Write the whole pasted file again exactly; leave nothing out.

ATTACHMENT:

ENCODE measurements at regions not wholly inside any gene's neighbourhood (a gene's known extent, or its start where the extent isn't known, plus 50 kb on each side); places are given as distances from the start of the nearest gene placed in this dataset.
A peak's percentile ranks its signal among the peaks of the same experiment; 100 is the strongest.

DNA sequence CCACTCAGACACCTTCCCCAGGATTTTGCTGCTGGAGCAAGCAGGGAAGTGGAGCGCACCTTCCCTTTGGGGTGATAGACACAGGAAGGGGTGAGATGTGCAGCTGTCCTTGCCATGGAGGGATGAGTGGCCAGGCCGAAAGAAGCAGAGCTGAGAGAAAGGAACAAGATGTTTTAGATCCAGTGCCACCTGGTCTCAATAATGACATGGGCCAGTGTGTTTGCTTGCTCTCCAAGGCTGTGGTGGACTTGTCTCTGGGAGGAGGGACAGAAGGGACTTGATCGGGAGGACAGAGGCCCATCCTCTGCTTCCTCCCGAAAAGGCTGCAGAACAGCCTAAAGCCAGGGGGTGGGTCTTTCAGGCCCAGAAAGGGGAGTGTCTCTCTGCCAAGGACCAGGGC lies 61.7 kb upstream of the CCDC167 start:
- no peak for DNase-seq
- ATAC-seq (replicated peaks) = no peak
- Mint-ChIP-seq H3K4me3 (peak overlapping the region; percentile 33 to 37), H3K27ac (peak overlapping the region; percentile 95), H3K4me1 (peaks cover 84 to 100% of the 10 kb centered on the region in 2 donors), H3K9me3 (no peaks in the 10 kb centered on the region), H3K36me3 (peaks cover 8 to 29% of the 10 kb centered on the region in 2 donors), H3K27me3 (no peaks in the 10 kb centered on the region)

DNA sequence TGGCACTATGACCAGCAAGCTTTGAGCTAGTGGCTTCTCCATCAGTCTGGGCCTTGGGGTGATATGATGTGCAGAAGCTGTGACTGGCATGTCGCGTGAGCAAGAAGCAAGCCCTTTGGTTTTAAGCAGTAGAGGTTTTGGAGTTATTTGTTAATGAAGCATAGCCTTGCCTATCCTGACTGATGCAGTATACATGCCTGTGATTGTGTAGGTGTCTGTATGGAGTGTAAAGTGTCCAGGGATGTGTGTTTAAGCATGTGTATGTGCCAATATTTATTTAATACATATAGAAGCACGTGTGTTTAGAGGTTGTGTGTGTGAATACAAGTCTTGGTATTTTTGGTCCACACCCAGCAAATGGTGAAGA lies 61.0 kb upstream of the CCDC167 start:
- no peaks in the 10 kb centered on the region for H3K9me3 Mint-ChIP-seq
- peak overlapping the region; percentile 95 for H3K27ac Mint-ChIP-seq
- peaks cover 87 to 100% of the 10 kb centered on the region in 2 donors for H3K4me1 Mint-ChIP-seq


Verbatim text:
ENCODE measurements at regions not wholly inside any gene's neighbourhood (a gene's known extent, or its start where the extent isn't known, plus 50 kb on each side); places are given as distances from the start of the nearest gene placed in this dataset.
A peak's percentile ranks its signal among the peaks of the same experiment; 100 is the strongest.

DNA sequence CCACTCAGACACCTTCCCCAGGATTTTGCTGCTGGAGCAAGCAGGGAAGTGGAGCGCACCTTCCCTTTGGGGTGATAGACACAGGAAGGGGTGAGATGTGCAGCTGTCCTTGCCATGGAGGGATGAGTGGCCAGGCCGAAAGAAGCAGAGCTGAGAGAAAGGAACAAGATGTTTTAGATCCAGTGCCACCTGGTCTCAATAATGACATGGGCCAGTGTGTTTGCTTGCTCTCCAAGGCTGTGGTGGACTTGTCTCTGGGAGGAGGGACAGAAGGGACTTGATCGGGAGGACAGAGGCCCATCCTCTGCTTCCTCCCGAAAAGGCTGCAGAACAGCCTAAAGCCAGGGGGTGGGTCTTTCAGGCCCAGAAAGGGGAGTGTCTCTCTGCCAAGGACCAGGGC lies 61.7 kb upstream of the CCDC167 start:
- no peak for DNase-seq
- ATAC-seq (replicated peaks) = no peak
- Mint-ChIP-seq H3K4me3 (peak overlapping the region; percentile 33 to 37), H3K27ac (peak overlapping the region; percentile 95), H3K4me1 (peaks cover 84 to 100% of the 10 kb centered on the region in 2 donors), H3K9me3 (no peaks in the 10 kb centered on the region), H3K36me3 (peaks cover 8 to 29% of the 10 kb centered on the region in 2 donors), H3K27me3 (no peaks in the 10 kb centered on the region)

DNA sequence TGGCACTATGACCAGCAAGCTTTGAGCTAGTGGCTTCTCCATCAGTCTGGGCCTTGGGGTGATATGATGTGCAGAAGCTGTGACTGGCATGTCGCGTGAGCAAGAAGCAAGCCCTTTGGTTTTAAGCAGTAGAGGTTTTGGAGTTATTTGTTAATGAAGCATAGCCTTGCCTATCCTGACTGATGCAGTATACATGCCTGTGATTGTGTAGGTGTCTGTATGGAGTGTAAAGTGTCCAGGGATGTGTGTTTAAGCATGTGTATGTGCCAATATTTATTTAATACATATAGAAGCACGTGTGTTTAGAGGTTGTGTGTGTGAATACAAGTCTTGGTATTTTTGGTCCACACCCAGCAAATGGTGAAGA lies 61.0 kb upstream of the CCDC167 start:
- no peaks in the 10 kb centered on the region for H3K9me3 Mint-ChIP-seq
- peak overlapping the region; percentile 95 for H3K27ac Mint-ChIP-seq
- peaks cover 87 to 100% of the 10 kb centered on the region in 2 donors for H3K4me1 Mint-ChIP-seq